It was ridonkulous.

"There's a penguin lodged in the engine. We need to fix it for $300."

"But, I just came for an oil change. I don't have $300."

"You'll die if you don't fix it."

Then: "Oh, and we also just found out that your car has a tumor. It's benign, but it needs to be removed."

Every. Single. Time.

I tell you this prequel because, as much as I loved the Beetle, it has always come with its share of worry and frustration.

This is probably why the car sat for almost three years. Years of anxiety from Tom Wood created a nasty residue in my dealings with the car. Get rid of the car? I would just rather not deal with it.

And so it sat.

And sat.

I did not remain car-less, however. I inherited my grandfather's Ford Taurus station wagon. It was a band-aid. It got the job done, and so the Beetle was "out of sight, out of mind." Until this past spring and summer. The Taurus began to give me some trouble. To my chagrin, the engine was throwing oil on the alternator.

He suggested a better drive-able car before the 2015-2016 school year. Since we still had the Beetle in our lives, we decided a good option was to see if we could go ahead and fix it. It had to cost less than buying a used car. Had to.

As a teacher, I had all summer to deal with the Beetle and get it fixed.

I waited until my last week of summer.

If that doesn't say "procrastination," I don't know what does. It's the journalist in me. I work better under pressure with a fierce deadline.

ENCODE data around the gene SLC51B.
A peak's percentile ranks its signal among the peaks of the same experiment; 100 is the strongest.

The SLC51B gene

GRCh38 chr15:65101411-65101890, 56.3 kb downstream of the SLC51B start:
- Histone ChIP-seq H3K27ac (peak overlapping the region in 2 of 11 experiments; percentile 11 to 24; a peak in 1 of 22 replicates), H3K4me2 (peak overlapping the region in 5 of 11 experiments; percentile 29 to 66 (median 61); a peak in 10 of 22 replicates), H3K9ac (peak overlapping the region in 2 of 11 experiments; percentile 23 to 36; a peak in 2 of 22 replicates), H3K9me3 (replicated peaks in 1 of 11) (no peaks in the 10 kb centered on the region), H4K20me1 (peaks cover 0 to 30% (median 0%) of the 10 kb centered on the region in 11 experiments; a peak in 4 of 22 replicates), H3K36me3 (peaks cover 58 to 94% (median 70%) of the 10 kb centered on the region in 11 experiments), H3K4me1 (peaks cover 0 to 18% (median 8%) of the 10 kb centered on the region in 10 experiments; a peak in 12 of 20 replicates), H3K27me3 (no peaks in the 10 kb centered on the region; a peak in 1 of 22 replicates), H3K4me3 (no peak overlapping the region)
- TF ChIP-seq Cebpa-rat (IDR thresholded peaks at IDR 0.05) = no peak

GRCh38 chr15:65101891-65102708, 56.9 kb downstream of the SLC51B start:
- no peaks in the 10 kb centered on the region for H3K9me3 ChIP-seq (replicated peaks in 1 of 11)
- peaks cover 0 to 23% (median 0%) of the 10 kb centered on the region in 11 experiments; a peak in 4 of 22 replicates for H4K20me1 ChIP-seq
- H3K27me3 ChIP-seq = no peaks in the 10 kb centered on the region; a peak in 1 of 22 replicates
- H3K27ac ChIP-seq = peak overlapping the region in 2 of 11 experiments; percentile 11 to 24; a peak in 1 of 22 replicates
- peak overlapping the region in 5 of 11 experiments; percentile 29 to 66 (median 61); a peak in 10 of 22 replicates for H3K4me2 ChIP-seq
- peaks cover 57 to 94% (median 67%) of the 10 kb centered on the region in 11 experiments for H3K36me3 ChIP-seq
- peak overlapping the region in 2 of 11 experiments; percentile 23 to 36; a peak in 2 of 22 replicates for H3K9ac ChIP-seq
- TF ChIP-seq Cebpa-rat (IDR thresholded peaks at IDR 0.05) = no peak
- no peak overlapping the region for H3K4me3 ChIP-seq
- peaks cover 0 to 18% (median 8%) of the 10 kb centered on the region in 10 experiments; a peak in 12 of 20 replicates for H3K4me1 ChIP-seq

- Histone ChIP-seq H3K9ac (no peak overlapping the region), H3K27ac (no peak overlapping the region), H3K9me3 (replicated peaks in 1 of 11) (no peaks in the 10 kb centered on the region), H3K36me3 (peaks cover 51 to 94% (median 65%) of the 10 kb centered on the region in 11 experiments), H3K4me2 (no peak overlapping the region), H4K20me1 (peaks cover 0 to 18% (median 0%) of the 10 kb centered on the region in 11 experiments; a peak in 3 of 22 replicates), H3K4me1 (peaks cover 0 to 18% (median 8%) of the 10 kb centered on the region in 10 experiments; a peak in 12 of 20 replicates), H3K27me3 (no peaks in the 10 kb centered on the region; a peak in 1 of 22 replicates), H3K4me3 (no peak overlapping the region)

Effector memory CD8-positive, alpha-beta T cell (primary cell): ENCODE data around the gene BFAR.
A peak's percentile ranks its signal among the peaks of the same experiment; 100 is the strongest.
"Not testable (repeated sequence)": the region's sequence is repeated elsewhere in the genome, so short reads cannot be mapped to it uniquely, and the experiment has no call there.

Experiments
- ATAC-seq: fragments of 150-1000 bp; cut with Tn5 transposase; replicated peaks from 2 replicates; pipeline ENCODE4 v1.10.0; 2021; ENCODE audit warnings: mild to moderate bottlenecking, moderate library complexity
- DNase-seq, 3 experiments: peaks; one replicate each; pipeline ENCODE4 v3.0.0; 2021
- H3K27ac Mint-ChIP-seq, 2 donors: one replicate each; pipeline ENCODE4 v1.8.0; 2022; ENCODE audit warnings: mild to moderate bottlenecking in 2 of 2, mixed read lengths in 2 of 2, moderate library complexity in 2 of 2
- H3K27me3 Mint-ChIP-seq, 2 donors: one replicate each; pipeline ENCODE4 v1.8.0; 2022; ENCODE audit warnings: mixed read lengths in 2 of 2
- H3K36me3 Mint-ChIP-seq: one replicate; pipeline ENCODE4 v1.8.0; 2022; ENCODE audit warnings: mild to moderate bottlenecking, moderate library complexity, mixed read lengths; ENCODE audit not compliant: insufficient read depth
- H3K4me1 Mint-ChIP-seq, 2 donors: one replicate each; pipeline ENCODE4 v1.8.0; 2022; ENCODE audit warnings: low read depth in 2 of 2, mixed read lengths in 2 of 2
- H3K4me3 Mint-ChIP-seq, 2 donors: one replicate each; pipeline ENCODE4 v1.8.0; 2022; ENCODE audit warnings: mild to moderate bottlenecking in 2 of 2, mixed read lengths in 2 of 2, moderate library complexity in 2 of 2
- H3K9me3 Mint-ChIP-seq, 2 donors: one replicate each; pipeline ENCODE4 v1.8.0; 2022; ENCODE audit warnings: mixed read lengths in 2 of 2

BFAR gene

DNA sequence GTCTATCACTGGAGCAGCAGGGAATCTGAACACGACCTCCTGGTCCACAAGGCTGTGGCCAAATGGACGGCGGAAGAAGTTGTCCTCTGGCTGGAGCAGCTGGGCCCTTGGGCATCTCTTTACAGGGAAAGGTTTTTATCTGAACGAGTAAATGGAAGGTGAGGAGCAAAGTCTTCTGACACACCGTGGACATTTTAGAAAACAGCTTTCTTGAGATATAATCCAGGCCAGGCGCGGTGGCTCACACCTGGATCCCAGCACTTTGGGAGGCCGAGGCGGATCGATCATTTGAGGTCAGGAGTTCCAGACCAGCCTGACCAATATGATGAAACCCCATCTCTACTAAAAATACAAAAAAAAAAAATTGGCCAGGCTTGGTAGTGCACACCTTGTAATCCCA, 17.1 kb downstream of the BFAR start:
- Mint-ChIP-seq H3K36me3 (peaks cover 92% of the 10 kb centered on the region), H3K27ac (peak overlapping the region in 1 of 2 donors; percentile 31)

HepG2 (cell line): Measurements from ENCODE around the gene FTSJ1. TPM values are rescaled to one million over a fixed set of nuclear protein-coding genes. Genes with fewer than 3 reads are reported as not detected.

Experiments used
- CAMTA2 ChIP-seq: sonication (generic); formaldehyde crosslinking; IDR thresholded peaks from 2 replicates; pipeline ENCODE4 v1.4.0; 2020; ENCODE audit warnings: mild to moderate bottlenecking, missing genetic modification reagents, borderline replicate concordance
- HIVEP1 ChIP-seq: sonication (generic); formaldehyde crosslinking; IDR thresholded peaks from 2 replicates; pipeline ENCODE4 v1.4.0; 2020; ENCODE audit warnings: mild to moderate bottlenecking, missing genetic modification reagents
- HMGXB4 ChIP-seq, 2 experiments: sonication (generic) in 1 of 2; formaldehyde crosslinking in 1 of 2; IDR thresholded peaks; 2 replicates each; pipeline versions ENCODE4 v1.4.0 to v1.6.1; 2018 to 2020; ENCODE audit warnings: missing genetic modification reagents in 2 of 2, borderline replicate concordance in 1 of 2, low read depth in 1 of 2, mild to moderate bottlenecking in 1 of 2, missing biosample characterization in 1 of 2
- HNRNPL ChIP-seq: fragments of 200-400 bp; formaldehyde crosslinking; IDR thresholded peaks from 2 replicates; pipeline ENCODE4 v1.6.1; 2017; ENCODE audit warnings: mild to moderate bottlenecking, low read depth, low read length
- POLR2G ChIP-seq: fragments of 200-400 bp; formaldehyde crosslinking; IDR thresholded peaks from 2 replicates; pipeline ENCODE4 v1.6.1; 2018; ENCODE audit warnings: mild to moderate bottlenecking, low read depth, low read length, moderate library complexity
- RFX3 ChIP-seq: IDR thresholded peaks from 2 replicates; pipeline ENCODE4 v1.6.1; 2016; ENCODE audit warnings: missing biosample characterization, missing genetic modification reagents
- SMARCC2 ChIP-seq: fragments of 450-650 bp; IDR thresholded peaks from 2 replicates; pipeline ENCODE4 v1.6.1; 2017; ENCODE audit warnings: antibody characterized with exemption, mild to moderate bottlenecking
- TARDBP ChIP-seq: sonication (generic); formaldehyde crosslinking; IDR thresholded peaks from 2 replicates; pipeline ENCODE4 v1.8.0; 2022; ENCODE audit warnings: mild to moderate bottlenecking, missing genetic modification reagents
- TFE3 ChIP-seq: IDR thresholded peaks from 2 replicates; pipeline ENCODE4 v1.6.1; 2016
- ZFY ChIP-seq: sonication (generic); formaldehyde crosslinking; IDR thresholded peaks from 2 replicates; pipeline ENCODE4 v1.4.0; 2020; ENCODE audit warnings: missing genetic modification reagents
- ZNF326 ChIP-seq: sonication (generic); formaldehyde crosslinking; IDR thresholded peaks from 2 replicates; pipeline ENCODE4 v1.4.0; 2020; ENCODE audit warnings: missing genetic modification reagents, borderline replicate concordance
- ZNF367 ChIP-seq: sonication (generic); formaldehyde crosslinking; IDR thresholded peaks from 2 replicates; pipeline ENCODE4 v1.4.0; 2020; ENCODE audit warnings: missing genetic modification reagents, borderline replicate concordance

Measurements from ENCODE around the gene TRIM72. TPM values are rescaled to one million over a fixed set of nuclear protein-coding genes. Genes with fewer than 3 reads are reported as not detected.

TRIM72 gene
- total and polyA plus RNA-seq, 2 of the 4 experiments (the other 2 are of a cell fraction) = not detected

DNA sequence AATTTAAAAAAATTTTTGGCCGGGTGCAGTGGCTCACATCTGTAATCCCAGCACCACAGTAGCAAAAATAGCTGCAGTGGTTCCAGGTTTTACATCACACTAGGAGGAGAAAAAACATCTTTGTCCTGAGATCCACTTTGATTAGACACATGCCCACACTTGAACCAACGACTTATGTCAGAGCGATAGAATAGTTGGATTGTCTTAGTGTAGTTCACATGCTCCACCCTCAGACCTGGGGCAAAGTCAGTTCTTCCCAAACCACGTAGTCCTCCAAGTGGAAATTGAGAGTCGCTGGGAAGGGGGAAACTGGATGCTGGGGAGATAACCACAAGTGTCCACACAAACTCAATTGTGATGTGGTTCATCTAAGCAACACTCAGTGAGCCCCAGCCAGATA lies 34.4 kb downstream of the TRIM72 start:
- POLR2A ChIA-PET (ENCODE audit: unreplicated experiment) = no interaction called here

Since I had the entire summer, I ignored it for a few weeks, and then, when I knew I couldn't ignore it any longer, it leached onto me. With nothing more to worry about, my anxiety began to creep in and take over. This project, fixing my car, became a cavernous mouth that yawned before me. If I dared enter, I would not come back out.

To deal with the car meant one thing: the unknown.

In my dreams, a Tom Wood worker would come out of the corn fields, stop me, and tell me the ball bearings needed to be replaced. In another dream, as I was buying milk, the head of a Tom Wood worker was in the cooler, and oil was coming out of his mouth. He spat black spittle my way, warning me, "The car will never be fixed! There will always be something else. Always."

Any normal person would've just called a tow truck to take it to a shop to see what really was wrong with it. Not I.

I wanted to wait.

And in doing so, it turned into anxiety. I had every right to feel that way, though, because getting the car repaired and drive-able also came with it's fair share of trauma.

Something inside me must've known. Two weeks later would find me curled up in the fetal position, feeling the same way I did about dealing with Tom Wood.